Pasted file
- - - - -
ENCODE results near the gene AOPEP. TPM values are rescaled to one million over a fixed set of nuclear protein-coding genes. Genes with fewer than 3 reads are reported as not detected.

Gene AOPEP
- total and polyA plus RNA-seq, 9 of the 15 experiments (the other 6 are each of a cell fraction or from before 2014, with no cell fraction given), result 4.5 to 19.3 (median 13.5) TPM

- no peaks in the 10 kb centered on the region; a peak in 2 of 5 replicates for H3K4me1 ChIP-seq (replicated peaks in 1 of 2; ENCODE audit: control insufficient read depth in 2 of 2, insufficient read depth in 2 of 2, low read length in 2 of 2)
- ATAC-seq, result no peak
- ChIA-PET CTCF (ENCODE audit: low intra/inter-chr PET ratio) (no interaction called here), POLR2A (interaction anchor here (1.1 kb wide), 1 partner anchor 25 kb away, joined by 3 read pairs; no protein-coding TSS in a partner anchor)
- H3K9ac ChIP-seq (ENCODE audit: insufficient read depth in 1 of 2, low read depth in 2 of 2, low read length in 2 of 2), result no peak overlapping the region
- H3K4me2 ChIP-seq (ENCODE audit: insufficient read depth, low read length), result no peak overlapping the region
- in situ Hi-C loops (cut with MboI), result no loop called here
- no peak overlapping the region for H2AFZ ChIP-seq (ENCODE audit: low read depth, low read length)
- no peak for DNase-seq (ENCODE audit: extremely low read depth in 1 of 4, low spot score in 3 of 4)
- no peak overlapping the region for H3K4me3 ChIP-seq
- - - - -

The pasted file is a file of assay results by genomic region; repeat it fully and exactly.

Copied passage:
ENCODE results near the gene AOPEP. TPM values are rescaled to one million over a fixed set of nuclear protein-coding genes. Genes with fewer than 3 reads are reported as not detected.

Gene AOPEP
- total and polyA plus RNA-seq, 9 of the 15 experiments (the other 6 are each of a cell fraction or from before 2014, with no cell fraction given), result 4.5 to 19.3 (median 13.5) TPM

- no peaks in the 10 kb centered on the region; a peak in 2 of 5 replicates for H3K4me1 ChIP-seq (replicated peaks in 1 of 2; ENCODE audit: control insufficient read depth in 2 of 2, insufficient read depth in 2 of 2, low read length in 2 of 2)
- ATAC-seq, result no peak
- ChIA-PET CTCF (ENCODE audit: low intra/inter-chr PET ratio) (no interaction called here), POLR2A (interaction anchor here (1.1 kb wide), 1 partner anchor 25 kb away, joined by 3 read pairs; no protein-coding TSS in a partner anchor)
- H3K9ac ChIP-seq (ENCODE audit: insufficient read depth in 1 of 2, low read depth in 2 of 2, low read length in 2 of 2), result no peak overlapping the region
- H3K4me2 ChIP-seq (ENCODE audit: insufficient read depth, low read length), result no peak overlapping the region
- in situ Hi-C loops (cut with MboI), result no loop called here
- no peak overlapping the region for H2AFZ ChIP-seq (ENCODE audit: low read depth, low read length)
- no peak for DNase-seq (ENCODE audit: extremely low read depth in 1 of 4, low spot score in 3 of 4)
- no peak overlapping the region for H3K4me3 ChIP-seq